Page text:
You've probably never heard of him, but William C. Ralston was a very important and successful man. He lived in California in the 1800s. He earned so much money that he was able to buy a villa on a hillside and turn it into a huge, elaborate mansion. What was his house then is now the main building on the campus of the College of Notre Dame in Belmont, California, near San Francisco.
Ralston also became very involved in the railroads and helped to start new communities along the railroad lines, like the one between San Francisco and Carson City, Nevada. This community grew well because of W. C. Ralston, and the people soon wanted to make it into a real city with a real government and a real name. They got together to choose a name.
A number of people in the community wanted to name the town after Ralston, in appreciation for all he'd done for them. But, though Ralston was honored, he refused. He suggested they find another name. The townspeople continued to propose that the town be named for Ralston, but he continued to refuse. What were they going to do?
Finally, someone had an idea. They knew that Ralston's humility prevented them from calling the town "Ralston," or something similar, but he certainly couldn't object to the solution they proposed. So they decided to honor Ralston by naming the town Modesto, the Spanish word for "modest."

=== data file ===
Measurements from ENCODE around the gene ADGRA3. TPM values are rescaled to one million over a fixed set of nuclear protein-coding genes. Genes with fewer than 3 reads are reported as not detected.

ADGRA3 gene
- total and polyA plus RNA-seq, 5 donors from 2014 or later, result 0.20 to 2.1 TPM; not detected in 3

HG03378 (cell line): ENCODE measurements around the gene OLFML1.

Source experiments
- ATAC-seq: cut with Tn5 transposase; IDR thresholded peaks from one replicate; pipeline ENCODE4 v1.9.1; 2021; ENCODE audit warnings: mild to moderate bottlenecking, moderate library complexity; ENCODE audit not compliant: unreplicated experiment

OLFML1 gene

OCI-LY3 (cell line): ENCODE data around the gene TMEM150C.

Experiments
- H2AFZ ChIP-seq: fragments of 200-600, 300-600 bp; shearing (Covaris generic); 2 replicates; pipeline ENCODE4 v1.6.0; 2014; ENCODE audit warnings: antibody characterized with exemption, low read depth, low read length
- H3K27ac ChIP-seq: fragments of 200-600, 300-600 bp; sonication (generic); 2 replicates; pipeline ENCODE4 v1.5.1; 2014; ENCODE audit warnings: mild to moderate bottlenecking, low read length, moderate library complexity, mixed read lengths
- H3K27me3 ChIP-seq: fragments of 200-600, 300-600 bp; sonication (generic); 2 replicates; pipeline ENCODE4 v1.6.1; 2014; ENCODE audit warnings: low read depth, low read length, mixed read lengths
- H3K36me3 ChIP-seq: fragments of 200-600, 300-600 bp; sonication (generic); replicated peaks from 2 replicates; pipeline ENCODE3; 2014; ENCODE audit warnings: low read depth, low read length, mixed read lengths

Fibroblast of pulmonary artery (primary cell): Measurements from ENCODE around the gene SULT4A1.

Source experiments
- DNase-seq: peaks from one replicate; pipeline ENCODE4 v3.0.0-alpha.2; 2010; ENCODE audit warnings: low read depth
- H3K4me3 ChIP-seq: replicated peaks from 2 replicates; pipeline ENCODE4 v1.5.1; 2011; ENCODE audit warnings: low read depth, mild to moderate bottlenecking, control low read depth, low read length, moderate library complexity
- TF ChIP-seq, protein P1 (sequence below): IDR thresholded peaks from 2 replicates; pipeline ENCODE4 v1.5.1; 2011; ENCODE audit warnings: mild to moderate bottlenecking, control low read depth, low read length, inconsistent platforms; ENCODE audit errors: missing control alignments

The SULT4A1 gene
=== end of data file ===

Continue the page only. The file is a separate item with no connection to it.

Ralston had many reasons to be proud. He was a successful businessman, wealthy and respected. But he refused to boast or brag about his abilities or accomplishments. He chose to be humble and even refused the honor of having a town named after him. Today, Modesto, California, is a thriving city of more than one hundred thousand people. Most of the people who live there don't even know who W. C. Ralston was-and that would have been just fine with him.
It's easy to admire someone like W. C. Ralston because in spite of his success, he refused to brag or boast. That's because humility is a godly virtue, something that makes us respect an accomplished person even more. It's like a perfect pearl or diamond valuable because it's good and also because it's rare.
REFLECT: Would you act differently than Ralston if someone wanted to name a town after you? Why or why not? Do you ever praise yourself? Why or why not? Do you want to develop the kind of humility W. C. Ralston had? If so, how can you start?
ACT: See if you can locate the town of Modesto in an atlas. Leave the book open on your desk or bedside table today to remind you to be humble in all you do.
PRAY: "Lord, I'm not worthy of praise, but you are. I praise you, Lord."